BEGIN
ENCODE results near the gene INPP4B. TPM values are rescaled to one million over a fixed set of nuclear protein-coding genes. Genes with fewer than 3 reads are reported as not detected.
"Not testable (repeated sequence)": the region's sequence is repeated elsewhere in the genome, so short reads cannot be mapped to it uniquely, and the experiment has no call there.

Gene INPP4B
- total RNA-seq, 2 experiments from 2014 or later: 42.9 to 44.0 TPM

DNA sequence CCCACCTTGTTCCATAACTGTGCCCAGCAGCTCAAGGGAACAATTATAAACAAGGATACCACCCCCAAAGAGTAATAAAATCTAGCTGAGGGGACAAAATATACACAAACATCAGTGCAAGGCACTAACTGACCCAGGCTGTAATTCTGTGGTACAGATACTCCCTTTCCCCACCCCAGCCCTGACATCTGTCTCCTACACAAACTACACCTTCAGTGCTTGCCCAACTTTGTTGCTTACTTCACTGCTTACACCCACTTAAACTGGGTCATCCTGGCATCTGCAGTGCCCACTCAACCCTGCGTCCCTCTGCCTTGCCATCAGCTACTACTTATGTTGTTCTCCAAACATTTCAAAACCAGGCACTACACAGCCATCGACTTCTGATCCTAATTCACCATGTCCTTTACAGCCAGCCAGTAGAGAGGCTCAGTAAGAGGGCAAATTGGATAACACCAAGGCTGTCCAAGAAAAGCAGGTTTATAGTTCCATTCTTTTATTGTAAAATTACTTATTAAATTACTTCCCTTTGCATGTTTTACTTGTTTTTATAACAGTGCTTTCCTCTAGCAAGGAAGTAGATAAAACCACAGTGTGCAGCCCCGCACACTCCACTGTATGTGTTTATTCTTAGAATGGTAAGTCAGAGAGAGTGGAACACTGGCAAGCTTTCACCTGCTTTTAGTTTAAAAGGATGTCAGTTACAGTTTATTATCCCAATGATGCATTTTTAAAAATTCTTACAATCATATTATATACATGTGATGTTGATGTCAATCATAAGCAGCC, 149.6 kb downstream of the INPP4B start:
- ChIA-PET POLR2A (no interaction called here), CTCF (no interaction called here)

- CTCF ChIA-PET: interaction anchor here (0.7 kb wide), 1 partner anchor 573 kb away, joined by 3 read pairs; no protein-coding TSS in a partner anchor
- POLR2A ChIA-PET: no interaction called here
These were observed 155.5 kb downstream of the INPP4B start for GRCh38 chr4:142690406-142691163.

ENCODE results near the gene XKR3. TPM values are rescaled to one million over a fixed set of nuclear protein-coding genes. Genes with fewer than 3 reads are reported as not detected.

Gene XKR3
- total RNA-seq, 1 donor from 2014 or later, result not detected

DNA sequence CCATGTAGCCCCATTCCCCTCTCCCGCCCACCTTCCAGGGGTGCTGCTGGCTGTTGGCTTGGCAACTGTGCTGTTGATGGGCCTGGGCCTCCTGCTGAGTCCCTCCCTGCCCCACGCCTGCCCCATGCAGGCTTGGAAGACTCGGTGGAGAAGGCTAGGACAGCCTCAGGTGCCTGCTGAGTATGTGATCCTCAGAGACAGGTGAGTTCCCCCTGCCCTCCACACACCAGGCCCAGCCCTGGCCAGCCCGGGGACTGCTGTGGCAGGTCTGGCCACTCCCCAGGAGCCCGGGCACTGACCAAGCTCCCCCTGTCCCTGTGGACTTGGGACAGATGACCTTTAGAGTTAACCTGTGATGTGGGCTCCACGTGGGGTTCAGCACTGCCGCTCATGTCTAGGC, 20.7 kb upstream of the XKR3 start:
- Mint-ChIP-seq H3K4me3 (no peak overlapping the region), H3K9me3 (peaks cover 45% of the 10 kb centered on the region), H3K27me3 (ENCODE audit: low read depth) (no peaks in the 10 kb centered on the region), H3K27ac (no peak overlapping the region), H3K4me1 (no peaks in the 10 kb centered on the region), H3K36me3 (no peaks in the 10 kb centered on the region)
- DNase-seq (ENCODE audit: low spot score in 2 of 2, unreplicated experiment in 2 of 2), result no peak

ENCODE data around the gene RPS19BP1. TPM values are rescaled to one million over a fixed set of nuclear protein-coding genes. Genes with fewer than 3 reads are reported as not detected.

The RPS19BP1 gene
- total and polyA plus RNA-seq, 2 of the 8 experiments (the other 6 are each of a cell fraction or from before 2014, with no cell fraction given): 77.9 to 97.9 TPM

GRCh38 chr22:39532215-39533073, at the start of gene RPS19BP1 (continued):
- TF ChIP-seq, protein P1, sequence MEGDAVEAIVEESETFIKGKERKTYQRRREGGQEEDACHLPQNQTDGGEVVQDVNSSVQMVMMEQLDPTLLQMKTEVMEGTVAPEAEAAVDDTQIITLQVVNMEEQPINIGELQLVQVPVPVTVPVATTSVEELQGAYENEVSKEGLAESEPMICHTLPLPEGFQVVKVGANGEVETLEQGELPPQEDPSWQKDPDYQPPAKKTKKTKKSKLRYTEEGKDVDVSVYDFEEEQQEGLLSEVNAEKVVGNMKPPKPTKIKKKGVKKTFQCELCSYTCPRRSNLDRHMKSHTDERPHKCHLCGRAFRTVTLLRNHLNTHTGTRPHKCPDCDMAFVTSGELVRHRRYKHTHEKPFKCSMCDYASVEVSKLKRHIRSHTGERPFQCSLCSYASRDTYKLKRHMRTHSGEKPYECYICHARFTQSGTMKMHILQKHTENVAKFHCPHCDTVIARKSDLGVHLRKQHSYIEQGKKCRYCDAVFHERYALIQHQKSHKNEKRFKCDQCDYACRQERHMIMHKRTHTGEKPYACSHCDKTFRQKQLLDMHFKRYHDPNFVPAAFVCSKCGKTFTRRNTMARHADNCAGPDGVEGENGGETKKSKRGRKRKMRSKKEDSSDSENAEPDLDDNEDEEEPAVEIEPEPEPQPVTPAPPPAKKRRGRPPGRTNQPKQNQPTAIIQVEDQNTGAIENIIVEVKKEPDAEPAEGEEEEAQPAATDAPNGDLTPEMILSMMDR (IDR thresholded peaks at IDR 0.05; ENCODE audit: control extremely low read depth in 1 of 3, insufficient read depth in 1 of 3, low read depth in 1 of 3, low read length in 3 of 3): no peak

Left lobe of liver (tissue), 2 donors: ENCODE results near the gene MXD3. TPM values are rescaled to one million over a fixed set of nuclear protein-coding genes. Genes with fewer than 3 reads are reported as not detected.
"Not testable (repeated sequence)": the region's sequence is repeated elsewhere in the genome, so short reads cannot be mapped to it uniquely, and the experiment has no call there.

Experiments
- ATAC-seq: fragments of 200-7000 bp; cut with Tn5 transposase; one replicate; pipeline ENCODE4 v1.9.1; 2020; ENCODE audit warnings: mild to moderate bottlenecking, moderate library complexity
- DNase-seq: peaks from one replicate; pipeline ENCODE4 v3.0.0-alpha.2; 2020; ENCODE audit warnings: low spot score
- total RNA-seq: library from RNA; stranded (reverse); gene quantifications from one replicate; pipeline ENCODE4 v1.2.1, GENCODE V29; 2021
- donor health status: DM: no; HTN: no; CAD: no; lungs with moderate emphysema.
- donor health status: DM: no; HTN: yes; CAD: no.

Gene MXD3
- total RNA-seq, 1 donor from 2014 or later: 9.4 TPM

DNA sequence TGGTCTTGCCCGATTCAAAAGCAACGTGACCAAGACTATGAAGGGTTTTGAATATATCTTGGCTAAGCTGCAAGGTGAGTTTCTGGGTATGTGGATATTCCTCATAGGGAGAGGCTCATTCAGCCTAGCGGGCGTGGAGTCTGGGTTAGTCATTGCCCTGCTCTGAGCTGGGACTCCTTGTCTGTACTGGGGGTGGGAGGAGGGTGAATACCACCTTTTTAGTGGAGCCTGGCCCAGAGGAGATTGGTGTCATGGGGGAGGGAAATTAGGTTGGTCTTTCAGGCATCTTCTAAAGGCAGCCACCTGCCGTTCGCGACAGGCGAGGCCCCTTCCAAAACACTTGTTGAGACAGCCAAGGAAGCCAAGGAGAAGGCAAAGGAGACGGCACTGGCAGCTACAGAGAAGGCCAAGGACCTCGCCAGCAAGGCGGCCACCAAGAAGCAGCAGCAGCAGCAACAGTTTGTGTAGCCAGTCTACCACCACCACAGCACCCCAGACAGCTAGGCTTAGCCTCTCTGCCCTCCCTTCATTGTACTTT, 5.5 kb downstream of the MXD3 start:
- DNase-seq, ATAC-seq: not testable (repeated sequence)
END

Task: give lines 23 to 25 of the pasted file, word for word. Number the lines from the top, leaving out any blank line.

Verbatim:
Experiments
- ATAC-seq: fragments of 200-7000 bp; cut with Tn5 transposase; one replicate; pipeline ENCODE4 v1.9.1; 2020; ENCODE audit warnings: mild to moderate bottlenecking, moderate library complexity
- DNase-seq: peaks from one replicate; pipeline ENCODE4 v3.0.0-alpha.2; 2020; ENCODE audit warnings: low spot score